EDMONTON RADIO: War is hell with too much Katy Perry

Continued heavy casualties are expected in the escalating Top-40 Wars of Edmonton, which has so far claimed the souls of at least two radio stations, an errant program director, numerous worthy but fatally overplayed recording artists and thousands of civilian victims.

The numbers are grim. Here’s the top 11 of the commercial FMs in the most recent radio ratings released by the Bureau of Broadcast Measurement (BBM) on March 8, for all listeners:

1. CISN Country 103.9 (country) – 10.2 per cent

2. Now! 102.3 (adult top 40) – 8.1

3. 96.3 Capital FM (classic hits) – 7.3

4. Up! 99.3 (adult hits) – 6.6

5. 92.5 Joe FM (adult hits) – 5.9

6. Sonic 102.9 (modern rock) – 5.6

6 (tie). The Bear 100.3 (active rock) – 5.6

7. K-97 (classic rock) – 5.3

8. Virgin 104.9 (top 40) – 4.4

9. 91.7 The Bounce (top 40) – 3.4

10. Lite 95.7 (adult contemporary) – 3.3

11. Hot 107 (top 40) – 2.8

As you can see, the three full-time top-40 stations are rock bottom. They have suffered a terrible toll from renegade battalions of Katy Perrys, Chris Browns, Rihannas and Pitbulls, already weakened by constant offshore bombardments of Sexy and I Know It and Turn Me On. It is now possible to hear Katy Perry on eight different radio stations. Bryan Adams lurks on countless more. Squads of novice talent from foreign countries stand no chance at all. People are already sick of Gotye’s big song Somebody That I Used to Know, which goes double for its crappy remix. Ditto Adele, who is simply unable to withstand the horrors of high rotation on eight different radio stations without certain listeners never wanting to hear pop music’s Eliza Doolittle sing another note again. Poor kid.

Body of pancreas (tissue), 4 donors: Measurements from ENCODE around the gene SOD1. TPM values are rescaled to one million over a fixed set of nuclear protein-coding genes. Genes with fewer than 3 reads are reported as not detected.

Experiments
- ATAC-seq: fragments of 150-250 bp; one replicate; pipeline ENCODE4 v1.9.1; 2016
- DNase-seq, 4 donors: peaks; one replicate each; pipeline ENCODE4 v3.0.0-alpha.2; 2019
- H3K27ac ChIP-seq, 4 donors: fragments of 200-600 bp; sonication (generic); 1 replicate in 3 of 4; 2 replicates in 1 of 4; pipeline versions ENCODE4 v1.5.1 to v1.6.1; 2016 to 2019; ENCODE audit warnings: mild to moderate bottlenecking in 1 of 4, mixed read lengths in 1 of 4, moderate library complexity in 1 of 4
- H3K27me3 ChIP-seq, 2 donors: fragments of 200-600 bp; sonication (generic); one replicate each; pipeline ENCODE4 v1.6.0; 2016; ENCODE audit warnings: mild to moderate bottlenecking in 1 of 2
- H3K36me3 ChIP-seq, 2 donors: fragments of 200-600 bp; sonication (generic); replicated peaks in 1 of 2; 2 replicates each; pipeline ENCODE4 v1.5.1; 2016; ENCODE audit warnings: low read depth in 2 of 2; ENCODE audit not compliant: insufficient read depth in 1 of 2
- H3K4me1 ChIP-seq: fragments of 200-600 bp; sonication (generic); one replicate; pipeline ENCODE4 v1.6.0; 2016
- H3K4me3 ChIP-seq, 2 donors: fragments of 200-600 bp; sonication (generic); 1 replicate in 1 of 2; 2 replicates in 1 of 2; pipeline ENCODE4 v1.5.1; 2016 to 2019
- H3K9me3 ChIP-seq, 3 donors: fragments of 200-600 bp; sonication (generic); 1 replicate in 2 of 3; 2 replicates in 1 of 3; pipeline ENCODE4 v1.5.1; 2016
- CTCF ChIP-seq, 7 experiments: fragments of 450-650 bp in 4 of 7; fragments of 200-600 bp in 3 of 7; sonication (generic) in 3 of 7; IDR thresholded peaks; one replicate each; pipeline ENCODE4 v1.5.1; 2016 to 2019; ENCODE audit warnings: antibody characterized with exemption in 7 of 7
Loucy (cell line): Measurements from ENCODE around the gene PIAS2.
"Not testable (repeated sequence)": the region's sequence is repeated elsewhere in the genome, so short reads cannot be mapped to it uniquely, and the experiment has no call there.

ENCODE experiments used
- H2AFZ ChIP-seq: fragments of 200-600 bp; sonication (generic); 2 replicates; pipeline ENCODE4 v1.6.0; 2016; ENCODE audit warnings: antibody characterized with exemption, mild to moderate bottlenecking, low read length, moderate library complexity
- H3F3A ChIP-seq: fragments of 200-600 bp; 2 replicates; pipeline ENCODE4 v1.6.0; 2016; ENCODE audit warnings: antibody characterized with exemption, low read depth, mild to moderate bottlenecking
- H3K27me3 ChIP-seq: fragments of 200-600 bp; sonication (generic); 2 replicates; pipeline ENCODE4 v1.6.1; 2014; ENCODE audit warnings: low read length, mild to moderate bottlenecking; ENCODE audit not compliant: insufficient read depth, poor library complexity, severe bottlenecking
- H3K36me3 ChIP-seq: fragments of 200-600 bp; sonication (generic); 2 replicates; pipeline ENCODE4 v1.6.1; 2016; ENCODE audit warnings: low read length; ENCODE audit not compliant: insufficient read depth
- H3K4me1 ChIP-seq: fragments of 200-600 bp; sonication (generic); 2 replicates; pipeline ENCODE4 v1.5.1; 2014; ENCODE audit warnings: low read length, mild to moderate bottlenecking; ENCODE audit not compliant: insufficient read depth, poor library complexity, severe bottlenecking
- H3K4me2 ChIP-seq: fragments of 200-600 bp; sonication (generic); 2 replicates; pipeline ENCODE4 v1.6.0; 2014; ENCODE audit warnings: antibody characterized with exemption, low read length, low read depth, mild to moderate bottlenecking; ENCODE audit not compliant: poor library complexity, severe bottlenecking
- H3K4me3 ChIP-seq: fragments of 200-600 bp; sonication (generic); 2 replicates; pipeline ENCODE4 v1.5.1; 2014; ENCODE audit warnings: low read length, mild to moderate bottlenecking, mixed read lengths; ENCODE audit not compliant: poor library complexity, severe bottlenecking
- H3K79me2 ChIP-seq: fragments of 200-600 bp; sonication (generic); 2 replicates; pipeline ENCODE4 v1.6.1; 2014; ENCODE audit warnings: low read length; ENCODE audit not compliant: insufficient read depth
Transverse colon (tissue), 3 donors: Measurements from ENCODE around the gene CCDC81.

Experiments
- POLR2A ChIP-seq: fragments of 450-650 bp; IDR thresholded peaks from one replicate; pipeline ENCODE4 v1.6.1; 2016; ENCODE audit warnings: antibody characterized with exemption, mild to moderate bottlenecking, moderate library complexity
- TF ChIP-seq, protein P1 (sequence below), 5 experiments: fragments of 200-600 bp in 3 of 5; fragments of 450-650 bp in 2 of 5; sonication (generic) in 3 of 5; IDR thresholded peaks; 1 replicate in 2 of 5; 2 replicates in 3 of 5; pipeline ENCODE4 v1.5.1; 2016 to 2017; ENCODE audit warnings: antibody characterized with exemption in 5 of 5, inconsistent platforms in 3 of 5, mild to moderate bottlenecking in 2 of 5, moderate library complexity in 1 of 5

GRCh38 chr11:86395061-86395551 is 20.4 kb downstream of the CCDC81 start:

Meanwhile, as several of the non-top-40 stations poach the top-40 playlist at will – even Lite and Up! are playing Katy Perry – the military CHR superpower represented by Now! Radio 102.3 exerts its muscle with underhanded tactics that contravene the Geneva Convention of Good Taste. This correspondent personally survived a merciless attack of Katy Perry’s California Gurls followed directly by Nickelback’s How You Remind Me. It is not true that what does not kill you makes you stronger. Sometimes it causes traumatic stress disorder. CISN Country, the only full-time FM country game in town, stays above the fray like the United States until the Japanese attacked Pearl Harbor, or until one of these CHR stations flips to a country format in desperation, whichever the case may be.

Of course the biggest victims in all this are the children. What about the children?! It’s not just constant exposure to songs that glorify alcohol. Tired of playing the game of “find the same song playing on two radio stations at the same time” – which happens far too often to be fun – family car trips have devolved into a depressing and largely fruitless bout of “find any good song anywhere.” Winners get to listen to the whole song. If not, silence.